When that great Austrian author, Stefan Zweig, left Vienna for a house he had bought in the hills that rumple the otherwise flat land of Salzburg, he did so to flee the consequences of war and influenza in 1919.
When I followed in his footsteps one hundred and one years later to the month, it was to flee terrorism and coronavirus,
as I wrote about in these pages.
Although, that was not the whole truth: I had always had a plan not to be in a great city during the inevitable second – and third – wave lockdowns which will flow across Europe like questionable trends in fashion. My favourite capitals – London, Madrid and Vienna for example – are too impersonal to feel at home in if one cannot step into the street, too vast to police politely, and too expensive to rent the space necessary to make house-arrest, however light, tolerable.
Regional capitals, though, like Oxford or Seville, have all the beauty of former wealth and powerful minds to direct it into buildings that please the eye, but also, within an hour on foot, you are in the countryside. In Salzburg, even in the heart of the city, the countryside stares back at you.
Der Untersberg, The Mystic Mountain
My own residence, a perfect little 700-year-old apartment at the foot of Salzburg’s castle-hill, a charming little apartment rented from my new friend Marco, via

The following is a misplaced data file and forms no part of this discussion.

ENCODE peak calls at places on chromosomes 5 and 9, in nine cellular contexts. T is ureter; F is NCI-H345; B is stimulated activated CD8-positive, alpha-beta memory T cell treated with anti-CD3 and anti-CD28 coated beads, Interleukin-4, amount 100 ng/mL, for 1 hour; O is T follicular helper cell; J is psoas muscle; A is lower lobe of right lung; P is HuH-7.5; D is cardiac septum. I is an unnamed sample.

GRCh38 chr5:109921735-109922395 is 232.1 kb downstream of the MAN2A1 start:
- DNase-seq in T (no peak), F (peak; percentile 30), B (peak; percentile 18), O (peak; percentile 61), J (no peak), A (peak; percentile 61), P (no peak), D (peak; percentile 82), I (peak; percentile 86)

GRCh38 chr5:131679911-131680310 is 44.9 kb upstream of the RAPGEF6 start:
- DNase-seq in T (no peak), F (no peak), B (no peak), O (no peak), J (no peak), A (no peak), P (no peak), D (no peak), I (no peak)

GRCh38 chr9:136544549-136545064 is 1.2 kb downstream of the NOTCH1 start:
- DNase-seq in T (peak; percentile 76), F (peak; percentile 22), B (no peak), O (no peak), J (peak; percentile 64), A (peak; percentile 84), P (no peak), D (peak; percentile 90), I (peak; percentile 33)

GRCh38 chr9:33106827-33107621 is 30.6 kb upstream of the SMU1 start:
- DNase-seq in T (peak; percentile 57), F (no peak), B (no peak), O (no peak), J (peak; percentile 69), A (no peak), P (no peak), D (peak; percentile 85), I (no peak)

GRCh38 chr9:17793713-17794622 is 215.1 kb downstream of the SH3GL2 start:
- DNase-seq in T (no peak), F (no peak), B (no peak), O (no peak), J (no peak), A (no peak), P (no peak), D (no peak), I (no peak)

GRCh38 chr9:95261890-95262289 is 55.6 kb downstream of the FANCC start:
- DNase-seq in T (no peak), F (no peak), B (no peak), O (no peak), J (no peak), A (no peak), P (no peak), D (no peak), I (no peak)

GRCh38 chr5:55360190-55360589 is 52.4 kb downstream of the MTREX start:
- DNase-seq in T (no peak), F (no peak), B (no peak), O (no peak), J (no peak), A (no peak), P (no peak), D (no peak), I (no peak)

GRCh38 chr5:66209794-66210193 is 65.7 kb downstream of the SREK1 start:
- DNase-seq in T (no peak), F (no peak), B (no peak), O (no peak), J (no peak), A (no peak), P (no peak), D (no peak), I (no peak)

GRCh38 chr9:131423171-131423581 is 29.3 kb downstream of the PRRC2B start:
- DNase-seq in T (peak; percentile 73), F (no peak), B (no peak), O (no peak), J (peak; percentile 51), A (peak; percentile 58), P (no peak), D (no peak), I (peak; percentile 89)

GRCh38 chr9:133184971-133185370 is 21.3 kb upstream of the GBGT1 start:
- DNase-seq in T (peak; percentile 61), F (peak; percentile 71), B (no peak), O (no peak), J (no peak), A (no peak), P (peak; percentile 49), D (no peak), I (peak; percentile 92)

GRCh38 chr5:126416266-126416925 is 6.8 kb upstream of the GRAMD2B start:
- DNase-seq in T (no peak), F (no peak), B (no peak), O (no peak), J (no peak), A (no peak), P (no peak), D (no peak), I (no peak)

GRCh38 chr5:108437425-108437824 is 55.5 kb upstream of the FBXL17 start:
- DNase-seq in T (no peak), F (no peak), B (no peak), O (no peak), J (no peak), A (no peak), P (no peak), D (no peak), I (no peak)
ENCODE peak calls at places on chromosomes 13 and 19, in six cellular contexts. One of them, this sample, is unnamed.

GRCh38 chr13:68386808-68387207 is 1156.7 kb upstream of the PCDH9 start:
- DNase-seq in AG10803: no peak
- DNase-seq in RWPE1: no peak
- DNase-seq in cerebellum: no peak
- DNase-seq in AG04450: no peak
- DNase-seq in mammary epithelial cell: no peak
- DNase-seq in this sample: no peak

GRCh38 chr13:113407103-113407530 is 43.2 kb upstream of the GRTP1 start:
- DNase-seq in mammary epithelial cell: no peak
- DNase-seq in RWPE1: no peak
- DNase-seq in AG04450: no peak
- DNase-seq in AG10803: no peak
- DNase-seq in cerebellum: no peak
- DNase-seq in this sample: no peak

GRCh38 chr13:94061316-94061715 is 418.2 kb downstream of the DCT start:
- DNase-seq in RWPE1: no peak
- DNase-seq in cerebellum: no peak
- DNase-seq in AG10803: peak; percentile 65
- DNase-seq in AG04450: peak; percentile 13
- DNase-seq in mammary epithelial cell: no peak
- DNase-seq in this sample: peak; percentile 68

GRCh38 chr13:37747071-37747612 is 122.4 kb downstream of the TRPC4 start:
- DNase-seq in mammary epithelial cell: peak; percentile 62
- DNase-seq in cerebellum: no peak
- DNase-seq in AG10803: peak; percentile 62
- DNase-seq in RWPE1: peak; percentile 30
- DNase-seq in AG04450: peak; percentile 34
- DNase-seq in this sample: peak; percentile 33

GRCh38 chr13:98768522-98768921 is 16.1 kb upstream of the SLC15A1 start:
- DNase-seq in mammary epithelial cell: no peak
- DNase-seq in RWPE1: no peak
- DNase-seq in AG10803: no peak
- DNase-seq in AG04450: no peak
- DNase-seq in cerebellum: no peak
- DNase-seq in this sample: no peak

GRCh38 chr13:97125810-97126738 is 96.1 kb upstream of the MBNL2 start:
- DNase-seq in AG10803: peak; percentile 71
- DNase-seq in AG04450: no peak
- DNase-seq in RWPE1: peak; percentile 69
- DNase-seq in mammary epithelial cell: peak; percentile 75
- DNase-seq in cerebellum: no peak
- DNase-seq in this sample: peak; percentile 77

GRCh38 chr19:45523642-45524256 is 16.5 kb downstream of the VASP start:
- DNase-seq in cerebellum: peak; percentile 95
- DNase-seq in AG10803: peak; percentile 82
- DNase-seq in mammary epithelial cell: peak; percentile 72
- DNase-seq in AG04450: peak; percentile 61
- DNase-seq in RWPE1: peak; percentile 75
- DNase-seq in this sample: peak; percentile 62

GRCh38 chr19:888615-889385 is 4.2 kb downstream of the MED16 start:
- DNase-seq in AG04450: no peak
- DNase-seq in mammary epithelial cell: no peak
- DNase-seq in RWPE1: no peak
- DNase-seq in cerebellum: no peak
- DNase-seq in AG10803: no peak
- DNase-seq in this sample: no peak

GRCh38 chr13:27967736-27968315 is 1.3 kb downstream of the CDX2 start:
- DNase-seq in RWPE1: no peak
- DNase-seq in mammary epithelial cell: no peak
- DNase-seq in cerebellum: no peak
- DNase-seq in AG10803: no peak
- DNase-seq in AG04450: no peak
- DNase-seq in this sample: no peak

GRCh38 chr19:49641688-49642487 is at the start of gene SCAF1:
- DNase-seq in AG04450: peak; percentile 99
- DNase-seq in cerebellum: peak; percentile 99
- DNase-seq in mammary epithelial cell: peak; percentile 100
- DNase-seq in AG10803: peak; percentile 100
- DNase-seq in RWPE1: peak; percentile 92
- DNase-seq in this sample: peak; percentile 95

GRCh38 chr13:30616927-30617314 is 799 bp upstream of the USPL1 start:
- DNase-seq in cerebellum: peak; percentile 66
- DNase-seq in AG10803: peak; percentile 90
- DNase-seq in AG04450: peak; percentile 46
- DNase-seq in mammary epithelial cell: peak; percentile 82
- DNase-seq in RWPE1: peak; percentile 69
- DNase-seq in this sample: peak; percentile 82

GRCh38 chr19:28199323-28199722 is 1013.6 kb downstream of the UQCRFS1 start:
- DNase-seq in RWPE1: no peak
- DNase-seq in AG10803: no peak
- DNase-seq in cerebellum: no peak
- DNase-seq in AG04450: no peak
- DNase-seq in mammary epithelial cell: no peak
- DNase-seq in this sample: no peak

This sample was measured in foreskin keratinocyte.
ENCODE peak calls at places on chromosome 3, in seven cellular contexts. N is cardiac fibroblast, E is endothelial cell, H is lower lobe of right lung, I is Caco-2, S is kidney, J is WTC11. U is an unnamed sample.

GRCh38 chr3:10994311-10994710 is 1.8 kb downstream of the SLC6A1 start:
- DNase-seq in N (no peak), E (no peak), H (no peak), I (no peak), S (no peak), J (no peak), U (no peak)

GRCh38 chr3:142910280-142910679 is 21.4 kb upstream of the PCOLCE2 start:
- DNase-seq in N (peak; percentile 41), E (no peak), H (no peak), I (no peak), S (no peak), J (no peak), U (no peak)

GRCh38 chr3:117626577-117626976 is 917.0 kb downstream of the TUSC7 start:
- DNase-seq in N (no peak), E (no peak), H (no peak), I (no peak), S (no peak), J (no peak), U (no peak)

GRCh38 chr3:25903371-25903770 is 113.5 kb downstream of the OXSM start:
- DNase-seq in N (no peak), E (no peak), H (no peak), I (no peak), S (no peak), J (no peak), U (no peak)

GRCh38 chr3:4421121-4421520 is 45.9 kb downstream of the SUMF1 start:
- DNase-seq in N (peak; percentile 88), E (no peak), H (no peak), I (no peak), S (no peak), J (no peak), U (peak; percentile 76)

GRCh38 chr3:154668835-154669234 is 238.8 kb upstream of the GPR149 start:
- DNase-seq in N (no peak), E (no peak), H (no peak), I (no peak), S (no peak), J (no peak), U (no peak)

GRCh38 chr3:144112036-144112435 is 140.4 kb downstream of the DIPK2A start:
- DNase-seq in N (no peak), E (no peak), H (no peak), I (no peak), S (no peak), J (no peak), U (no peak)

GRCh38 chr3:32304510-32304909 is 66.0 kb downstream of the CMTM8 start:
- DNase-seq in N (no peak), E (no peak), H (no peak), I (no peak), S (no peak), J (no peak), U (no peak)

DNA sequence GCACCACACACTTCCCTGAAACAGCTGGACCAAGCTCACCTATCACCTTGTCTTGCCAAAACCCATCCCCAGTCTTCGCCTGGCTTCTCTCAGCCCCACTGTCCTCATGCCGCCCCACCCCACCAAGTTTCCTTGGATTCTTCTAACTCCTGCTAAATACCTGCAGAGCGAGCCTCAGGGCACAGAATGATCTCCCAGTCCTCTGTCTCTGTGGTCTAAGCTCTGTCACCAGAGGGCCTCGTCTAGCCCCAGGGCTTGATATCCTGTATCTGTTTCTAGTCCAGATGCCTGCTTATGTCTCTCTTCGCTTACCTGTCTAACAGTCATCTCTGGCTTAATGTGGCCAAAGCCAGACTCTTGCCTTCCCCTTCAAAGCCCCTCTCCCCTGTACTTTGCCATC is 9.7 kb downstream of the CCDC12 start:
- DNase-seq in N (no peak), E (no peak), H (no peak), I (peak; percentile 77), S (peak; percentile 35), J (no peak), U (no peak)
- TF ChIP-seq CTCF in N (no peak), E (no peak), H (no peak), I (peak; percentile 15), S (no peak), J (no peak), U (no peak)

AirBnB, is faced by the formidable 6,000-feet of the Untersberg massif, a terrifying wall of mountain that make appearances at my study window, and then disappear just as quickly, whatever the weather.
The mythology of the mountains still runs deep here, with Europe’s ancestral king, and the first Holy Roman Emperor, Charlemagne being said to lie sleeping buried underneath, waiting for his summons to the last battle between good and evil.
Salzburg (Photo by Alexander Fiske-Harrison)
My own fiancée, Klarina, is one of the very few to have spent some considerable time living on her own on that bewitched and bewitching rock, where they say time runs differently, witches still hold sway, and the unmapped and immeasurable tunnels yield entrance to other realms.
As a scholar of both the empirical sciences and analytic philosophy, I cannot deny my reflexive, Oxford-armchair doubts. And yet… if the readers could hear her stories of weeping figures appearing on stone walls in the dead of night miles from the nearest light, let alone nearest living… I still look at the Untersberg with a chill in my bones.
However, the town beneath this origin of the Wild Hunt, and so many other legends, continues in its charming and prettified manner.
Smart, stuccoed houses in tasteful but bright colours line the river, and, despite government intervention – in fact, because of it – the sunny side of the Salzach is lined with cyclists, joggers, walkers and sun-bathers. Fresh air and sunshine, regular exercise and a diet of moderation are all we have until the vaccine comes, and, in 99.75 per cent of cases, this is enough.